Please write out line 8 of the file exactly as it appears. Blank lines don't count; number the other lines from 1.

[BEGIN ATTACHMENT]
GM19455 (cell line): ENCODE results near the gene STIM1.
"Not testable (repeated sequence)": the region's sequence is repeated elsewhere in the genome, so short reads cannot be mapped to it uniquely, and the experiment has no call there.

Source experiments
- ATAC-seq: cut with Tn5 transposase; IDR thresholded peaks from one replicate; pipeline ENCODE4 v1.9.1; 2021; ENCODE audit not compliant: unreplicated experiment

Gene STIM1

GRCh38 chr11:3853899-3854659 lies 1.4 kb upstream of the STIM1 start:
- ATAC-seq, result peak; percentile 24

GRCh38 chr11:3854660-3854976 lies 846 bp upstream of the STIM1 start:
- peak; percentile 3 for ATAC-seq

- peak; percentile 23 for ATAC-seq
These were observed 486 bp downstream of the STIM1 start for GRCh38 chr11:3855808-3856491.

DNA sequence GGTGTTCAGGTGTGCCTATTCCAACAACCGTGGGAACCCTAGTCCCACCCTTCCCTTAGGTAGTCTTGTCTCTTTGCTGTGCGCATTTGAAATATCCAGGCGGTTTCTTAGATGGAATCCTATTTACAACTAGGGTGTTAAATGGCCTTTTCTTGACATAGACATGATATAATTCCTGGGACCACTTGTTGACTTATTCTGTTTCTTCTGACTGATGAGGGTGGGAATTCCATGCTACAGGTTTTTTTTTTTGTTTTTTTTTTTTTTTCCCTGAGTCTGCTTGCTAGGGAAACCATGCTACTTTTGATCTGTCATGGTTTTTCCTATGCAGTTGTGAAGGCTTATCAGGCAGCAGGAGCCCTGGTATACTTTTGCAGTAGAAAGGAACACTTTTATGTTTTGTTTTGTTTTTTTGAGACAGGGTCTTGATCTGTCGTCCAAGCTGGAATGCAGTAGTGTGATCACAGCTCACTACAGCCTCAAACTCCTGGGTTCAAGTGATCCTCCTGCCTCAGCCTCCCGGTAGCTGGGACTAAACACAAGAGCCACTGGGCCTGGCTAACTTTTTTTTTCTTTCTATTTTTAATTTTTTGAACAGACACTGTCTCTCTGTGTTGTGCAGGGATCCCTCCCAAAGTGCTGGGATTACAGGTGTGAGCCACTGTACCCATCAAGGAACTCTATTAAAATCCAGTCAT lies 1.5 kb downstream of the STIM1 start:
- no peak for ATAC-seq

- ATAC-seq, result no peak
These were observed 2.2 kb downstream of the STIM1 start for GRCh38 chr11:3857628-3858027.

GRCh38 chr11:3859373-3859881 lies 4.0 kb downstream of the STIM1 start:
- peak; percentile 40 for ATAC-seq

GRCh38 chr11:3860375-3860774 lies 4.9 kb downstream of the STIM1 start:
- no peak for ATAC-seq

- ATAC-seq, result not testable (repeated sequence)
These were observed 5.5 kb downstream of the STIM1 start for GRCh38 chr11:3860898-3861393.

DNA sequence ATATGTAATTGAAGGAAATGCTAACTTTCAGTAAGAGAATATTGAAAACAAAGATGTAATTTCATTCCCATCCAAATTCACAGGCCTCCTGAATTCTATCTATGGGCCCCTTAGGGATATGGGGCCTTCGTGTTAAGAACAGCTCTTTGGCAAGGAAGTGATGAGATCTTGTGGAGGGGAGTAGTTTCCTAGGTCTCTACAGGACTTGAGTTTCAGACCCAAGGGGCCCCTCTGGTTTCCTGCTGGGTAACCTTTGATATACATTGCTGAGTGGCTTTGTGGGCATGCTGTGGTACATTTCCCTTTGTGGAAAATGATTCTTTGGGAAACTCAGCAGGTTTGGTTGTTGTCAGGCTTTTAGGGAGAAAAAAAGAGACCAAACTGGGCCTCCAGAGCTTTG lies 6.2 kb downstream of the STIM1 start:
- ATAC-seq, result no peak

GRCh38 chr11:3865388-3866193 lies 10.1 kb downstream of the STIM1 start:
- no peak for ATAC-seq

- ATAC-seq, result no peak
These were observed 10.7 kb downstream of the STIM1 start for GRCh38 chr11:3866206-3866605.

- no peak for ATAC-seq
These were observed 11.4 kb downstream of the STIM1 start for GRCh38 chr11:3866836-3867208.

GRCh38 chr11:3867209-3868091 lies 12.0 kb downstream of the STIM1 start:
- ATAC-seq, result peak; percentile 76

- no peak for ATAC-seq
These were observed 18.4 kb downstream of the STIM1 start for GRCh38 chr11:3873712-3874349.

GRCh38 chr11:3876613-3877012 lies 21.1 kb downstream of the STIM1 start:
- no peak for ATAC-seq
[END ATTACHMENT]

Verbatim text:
GRCh38 chr11:3854660-3854976 lies 846 bp upstream of the STIM1 start: